What is Visual Verification?

Nametag Team
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Visual Verification: What it Is and How to Do It

Amidst the carnage of this year's data breaches and ransomware attacks, one consistent theme has emerged: IT helpdesks are being targeted by attackers using advanced social engineering techniques to trick support agents into unwittingly granting account resets.

In April, the U.S. Department of Health’s Health Sector Cybersecurity Coordination Center (HC3) specifically warned that threat actors are systematically targeting IT helpdesk employees to cripple American healthcare systems.

Several cybersecurity leaders have proposed “visual verification” as the way to stop attackers from convincing your helpdesk to give them access to accounts that are otherwise protected by multi-factor authentication (MFA). Okta’s chief security officer, David Bradbury, said that the way to prevent attackers from gaining this level of access by impersonating an employee or customer is to add “a visual verification step at the helpdesk”.

In this article, we’ll explain what visual verification means, and explore some ways you can add visual verification to your business to stop helpdesk hacks before it’s too late.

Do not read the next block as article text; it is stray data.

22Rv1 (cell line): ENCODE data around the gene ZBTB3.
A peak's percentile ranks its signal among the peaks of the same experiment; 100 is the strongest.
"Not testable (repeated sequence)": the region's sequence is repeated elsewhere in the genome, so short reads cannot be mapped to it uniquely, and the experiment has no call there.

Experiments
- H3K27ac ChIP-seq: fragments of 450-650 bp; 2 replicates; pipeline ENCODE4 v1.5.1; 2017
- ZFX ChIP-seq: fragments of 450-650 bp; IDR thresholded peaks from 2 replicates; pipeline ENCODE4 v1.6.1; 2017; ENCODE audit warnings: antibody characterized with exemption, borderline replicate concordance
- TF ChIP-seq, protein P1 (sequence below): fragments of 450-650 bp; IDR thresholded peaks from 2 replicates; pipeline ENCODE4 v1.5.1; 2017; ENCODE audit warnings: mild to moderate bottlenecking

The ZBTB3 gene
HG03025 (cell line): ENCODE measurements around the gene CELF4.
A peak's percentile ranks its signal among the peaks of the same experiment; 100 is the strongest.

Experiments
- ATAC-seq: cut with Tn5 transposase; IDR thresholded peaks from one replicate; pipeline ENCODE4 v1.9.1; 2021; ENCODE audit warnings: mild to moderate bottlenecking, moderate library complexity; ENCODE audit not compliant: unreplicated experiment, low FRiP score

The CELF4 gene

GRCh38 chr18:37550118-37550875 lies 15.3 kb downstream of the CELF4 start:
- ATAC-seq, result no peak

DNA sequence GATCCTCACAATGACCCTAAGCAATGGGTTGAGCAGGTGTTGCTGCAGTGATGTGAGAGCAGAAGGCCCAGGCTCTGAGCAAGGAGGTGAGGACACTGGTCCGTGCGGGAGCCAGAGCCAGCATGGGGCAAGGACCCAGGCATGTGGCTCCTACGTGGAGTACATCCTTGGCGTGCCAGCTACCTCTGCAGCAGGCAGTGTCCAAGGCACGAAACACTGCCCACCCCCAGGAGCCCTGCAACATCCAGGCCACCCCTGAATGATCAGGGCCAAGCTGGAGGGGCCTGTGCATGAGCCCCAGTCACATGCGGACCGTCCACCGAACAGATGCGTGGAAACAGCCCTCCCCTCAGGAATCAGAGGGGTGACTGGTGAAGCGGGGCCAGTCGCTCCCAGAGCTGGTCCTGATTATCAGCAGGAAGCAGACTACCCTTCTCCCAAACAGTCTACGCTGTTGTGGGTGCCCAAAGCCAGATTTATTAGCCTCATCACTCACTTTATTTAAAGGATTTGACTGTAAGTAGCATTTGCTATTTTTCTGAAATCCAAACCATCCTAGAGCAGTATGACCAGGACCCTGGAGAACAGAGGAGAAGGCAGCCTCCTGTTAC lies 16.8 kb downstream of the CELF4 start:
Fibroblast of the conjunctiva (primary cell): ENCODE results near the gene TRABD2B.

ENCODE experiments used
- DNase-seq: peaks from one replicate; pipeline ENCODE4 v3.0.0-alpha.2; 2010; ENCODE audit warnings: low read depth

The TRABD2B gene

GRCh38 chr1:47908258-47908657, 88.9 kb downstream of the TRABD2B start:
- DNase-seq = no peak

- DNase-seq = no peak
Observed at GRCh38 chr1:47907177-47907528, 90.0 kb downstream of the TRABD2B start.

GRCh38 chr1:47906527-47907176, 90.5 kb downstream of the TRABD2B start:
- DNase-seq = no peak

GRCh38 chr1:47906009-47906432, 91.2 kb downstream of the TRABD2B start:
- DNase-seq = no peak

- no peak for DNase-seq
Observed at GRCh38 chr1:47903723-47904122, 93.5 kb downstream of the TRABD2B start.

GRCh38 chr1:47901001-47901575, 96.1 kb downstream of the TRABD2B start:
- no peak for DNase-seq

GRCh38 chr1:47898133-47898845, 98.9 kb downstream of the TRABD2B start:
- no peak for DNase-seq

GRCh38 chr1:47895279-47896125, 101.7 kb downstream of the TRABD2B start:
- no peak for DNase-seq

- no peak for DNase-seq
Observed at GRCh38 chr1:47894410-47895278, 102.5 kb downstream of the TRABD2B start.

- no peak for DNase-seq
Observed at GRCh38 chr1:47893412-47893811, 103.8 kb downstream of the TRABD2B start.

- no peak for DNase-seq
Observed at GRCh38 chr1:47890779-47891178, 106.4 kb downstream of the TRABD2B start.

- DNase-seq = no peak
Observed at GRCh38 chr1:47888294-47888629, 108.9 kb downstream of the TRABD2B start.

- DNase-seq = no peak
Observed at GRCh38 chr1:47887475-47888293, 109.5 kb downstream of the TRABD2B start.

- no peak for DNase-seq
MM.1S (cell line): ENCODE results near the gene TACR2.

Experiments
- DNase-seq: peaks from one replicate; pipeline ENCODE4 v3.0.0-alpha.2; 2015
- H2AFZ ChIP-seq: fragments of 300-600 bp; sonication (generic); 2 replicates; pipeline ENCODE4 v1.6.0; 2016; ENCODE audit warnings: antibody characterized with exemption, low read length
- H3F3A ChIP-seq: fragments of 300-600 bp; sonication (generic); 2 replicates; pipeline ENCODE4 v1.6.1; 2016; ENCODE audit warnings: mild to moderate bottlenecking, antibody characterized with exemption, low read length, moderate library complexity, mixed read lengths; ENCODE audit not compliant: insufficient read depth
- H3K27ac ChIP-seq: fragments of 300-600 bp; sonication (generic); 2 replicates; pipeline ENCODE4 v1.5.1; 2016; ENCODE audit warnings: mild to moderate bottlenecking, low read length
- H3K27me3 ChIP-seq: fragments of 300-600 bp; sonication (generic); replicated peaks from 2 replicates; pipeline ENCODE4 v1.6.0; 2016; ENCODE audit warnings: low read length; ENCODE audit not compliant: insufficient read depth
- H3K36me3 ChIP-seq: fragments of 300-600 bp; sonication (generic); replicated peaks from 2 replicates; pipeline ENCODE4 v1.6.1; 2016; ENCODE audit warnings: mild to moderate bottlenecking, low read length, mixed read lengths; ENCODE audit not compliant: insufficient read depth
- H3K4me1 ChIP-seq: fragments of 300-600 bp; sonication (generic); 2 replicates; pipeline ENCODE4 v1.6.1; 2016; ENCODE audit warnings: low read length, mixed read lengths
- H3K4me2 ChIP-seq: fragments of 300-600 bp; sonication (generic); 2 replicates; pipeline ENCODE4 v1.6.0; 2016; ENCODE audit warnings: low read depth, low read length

What is Visual Verification?

Visual verification (often referred to as ‘visual identity verification’) is the process of performing a visual inspection of a person’s identity, to ensure that they are indeed who they claim to be, before granting access. This inspection must occur either in person or via a trusted video source. Crucially, visual verification cannot be performed over the phone or in a support chat, Slack or Microsoft Teams conversation, or email thread – it must be performed by a human’s visual inspection or via computer vision. Visual inspection has emerged as an essential method because devices can easily be stolen or lost. The only way to verify someone with certainty is to visually inspect the human themselves.